If prosecuting corruption cases were fishing, Albany would be considered a trout farm. It seems that every time a prosecutor puts a line in the pond, out comes another lawmaker.
Yet despite the number of cases, the general sentiment is that there are more investigations to be done and more arrests to be made. As the U.S. Attorney for the Southern District of New York, Preet Bharara, commented, “It becomes more and more difficult to avoid the sad conclusion that political corruption in New York is indeed rampant and that the ‘show me the money’ culture in Albany is alive and well.”
Two things are striking about the litany of cases: the sheer volume and who is prosecuting them. The majority of cases have originated from the U.S. Attorney’s Office for the Southern District of New York in Manhattan and in the U.S. Attorney’s Office for the Eastern District of New York in Brooklyn. There also has been a smattering of cases brought by the Attorney General’s Office and by the Manhattan and Bronx district attorneys. But few, if any, meaningful cases have been pursued by Albany’s own prosecutors.
When lawyers discuss the lack of Albany-originated corruption cases, the explanation offered is that it is very difficult to pursue these cases in the state criminal justice system. Experts are also quick to note that most district attorneys have relatively small budgets and staffs, and tend to put violence, drugs and street crime—not political corruption—at the top of their list of prosecutorial priorities.
Of course, none of this explains a more baffling situation. When it comes to political corruption cases, the U.S. Attorney’s Office for the Northern District of New York—the federal prosecutor responsible for Albany—is simply not a player. Admittedly, the Northern District has significantly fewer attorneys than the Southern and Eastern Districts, and a smaller budget. But this alone cannot explain the dearth of public corruption prosecutions. The U.S. Attorney for the Northern District, just like his colleagues in the Southern and Eastern Districts, has all the benefits of the federal law, a prosecutor-friendly grand jury system and a powerful partner in the FBI. Indeed, the sole case of note that the Northern District has pursued is against former Senate Majority Leader Joseph Bruno, and the Bruno case is a curious aberration.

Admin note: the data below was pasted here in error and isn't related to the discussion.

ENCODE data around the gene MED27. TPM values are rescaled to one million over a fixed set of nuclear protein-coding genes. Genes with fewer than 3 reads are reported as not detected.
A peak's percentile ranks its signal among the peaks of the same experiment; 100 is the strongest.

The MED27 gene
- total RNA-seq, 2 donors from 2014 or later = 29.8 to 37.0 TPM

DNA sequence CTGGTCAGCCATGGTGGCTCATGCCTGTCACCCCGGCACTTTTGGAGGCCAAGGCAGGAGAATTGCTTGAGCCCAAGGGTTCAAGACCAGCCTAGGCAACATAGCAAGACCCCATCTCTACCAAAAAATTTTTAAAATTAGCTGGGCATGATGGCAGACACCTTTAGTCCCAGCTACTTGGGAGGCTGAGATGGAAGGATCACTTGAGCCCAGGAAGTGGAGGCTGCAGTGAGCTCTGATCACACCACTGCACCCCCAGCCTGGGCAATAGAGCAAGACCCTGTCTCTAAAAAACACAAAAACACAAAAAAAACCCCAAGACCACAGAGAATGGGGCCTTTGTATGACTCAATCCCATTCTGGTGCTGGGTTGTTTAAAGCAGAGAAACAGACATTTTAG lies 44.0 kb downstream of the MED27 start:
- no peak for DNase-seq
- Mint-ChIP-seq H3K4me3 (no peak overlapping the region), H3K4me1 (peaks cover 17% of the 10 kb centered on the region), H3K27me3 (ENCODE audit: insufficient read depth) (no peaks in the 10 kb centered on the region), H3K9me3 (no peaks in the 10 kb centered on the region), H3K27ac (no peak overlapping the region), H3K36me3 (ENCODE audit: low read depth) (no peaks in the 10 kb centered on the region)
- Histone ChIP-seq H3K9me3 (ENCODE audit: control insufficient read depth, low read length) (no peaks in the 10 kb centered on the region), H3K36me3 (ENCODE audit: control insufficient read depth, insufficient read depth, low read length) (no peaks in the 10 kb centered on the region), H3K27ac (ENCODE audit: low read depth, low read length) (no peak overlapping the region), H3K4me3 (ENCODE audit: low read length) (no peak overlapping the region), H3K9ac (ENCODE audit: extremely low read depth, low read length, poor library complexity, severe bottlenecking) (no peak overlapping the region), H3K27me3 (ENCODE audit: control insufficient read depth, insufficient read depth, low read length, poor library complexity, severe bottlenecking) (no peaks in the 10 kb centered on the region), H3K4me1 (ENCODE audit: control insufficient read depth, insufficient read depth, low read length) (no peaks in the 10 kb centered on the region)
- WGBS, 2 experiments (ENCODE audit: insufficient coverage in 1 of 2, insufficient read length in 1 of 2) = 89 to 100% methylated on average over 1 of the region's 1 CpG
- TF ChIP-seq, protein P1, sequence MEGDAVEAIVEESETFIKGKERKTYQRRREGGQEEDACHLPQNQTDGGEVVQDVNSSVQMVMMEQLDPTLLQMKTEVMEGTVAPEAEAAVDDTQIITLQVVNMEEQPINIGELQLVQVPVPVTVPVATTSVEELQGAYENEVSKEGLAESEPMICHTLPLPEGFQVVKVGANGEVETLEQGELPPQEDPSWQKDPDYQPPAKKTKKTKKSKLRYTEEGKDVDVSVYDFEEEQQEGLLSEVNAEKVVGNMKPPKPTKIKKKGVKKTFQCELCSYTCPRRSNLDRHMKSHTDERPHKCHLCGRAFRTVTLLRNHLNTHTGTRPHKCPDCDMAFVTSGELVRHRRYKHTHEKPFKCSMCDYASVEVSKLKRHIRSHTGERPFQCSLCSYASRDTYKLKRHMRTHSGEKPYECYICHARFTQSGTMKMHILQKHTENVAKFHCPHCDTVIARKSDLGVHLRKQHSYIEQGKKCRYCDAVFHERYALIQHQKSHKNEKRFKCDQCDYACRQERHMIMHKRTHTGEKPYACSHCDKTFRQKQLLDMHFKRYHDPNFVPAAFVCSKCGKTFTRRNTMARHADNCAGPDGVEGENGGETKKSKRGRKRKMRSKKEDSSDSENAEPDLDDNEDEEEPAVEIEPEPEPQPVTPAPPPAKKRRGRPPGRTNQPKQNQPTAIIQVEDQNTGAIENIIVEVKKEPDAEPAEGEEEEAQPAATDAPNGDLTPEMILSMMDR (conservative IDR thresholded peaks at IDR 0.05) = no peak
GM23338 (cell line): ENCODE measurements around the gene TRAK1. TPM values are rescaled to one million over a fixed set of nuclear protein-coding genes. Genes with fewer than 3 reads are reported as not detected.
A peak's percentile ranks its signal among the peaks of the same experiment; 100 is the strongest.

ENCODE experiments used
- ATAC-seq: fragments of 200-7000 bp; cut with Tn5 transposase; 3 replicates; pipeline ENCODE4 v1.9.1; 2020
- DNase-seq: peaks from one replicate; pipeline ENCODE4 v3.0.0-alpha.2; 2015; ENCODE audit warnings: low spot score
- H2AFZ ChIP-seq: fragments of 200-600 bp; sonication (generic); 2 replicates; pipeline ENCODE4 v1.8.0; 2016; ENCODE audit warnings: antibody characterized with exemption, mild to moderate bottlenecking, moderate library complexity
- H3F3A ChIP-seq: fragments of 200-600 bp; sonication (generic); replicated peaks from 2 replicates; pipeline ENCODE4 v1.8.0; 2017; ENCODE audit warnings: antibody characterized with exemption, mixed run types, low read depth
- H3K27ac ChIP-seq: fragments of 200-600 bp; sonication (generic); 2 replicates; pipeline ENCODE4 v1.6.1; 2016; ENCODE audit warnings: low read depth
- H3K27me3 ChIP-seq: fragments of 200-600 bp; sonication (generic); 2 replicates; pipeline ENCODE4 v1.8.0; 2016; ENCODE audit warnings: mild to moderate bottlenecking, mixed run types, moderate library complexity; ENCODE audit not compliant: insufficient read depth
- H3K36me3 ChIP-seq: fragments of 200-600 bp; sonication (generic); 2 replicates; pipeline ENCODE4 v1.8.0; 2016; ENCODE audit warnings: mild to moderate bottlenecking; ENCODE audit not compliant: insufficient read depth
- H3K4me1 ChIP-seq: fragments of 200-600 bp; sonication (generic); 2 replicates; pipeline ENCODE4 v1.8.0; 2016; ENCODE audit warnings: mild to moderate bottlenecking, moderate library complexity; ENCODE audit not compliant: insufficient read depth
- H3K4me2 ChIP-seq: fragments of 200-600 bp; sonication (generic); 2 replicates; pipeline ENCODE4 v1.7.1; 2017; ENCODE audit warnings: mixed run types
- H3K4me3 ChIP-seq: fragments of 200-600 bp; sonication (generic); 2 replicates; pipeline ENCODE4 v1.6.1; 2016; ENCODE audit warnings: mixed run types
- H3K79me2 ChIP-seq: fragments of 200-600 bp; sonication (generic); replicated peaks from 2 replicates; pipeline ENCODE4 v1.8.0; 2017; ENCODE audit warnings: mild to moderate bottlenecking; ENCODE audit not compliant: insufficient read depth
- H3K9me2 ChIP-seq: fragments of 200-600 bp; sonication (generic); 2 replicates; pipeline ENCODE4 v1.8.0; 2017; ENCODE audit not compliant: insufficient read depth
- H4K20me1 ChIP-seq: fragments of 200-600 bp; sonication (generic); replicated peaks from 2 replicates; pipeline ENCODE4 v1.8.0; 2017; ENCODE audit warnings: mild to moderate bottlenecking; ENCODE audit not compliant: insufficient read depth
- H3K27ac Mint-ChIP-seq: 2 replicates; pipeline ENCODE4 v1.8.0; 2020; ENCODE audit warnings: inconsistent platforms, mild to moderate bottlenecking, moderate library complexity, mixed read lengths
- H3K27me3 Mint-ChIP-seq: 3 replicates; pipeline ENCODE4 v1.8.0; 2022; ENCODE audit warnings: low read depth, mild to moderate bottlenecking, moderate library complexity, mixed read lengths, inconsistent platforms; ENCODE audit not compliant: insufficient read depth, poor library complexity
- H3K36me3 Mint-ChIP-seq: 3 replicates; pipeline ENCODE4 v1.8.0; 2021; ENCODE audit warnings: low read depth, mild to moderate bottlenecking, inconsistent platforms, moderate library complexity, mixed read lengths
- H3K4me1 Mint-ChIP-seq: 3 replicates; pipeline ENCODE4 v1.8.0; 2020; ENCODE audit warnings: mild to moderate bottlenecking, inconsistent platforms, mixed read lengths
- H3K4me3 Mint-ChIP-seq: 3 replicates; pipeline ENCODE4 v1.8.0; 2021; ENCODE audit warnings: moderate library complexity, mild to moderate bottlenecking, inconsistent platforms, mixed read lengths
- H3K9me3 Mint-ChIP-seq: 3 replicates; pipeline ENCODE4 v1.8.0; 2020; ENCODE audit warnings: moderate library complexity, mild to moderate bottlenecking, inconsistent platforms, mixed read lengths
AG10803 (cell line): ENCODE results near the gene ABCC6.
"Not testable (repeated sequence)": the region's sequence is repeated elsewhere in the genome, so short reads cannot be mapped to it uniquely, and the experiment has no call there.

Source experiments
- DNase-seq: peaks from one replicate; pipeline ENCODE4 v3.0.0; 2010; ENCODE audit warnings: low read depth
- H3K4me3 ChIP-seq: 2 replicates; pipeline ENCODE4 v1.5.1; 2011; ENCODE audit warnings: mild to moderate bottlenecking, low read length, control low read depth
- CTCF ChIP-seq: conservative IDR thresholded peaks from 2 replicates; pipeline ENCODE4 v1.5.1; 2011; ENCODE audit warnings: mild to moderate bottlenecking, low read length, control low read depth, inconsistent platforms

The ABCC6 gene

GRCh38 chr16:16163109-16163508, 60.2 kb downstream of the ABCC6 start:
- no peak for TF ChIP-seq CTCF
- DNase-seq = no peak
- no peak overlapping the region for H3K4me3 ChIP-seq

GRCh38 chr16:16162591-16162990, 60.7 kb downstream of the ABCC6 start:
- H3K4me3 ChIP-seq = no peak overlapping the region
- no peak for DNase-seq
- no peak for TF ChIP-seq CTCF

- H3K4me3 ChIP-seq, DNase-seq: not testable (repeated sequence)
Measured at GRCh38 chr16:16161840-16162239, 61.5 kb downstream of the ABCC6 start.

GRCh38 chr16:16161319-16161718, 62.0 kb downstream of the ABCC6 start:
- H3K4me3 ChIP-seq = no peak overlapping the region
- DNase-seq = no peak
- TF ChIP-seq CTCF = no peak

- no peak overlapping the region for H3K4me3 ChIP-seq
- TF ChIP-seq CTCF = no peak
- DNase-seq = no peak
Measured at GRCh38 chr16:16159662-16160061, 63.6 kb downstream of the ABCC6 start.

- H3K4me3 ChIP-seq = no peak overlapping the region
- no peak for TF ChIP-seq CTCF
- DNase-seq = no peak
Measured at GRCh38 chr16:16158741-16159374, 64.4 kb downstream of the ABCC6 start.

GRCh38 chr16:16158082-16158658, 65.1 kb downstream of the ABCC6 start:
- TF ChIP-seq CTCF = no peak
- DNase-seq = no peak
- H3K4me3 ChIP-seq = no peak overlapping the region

In truth, the problem is that the top spot in the Northern District has typically been filled by a homegrown, hometown lawyer. Currently Richard Hartunian serves in that position. By all indications he is a competent public servant who has done a credible job in a district that covers 32 counties. He just has not prosecuted corruption cases. And that’s really no surprise, given his background.
Before his appointment Hartunian was an assistant district attorney in Albany, where he prosecuted narcotics and violent crime cases. He then became a federal prosecutor in Albany and continued to focus on narcotics prosecutions, which is what he was doing when he was elevated to the top spot in the office. Is it any wonder that Hartunian has not made public corruption a priority?
By the way, it’s not just Hartunian. You would be hard-pressed to find any prosecutor, federal or local, in the Northern District with serious corruption experience.
What is harder to understand is why no one has bothered to do something about this dilemma. The U.S. Attorney is a presidential appointee who is typically chosen based on the recommendation of the local U.S. senator. Sen. Chuck Schumer certainly knows how to select a smart, aggressive prosecutor. He picked Bharara to serve in the Southern District.
And, as a Northern District native who started her career as a no-nonsense litigator, Sen. Kirsten Gillibrand certainly should know where to find the right talent for the job. There are other examples that provide a template, if not a challenge, for the selection of a U.S. Attorney for Albany.
In 2001, at a time when Illinois was plagued with one of its perennial political corruption scandals, Sen. Peter Fitzgerald broke with the tradition of nominating a prominent Chicago lawyer as U.S. Attorney. Instead Sen. Fitzgerald went looking for an independent, tough-as-nails prosecutor. He recruited Patrick Fitzgerald (no relation), who was then serving in the Southern District of New York. (We were co-workers at the time.) Over the next decade Patrick Fitzgerald prosecuted an extraordinary assortment of corruption and other cases. No one can argue that his selection did not make a significant difference.
While there is no doubt that fixing the Albany culture of corruption requires more than criminal prosecutions, homegrown cases are not a bad place to start. Put another way, what does it say about Albany that every major prosecution, guilty plea or trial is an out-of-town event?
There are times when complex problems do lend themselves, at least in part, to simple solutions. If it takes a talent search to make Albany-based misdeeds subject to Albany-based justice, then let the search begin.
So what is Steve up to?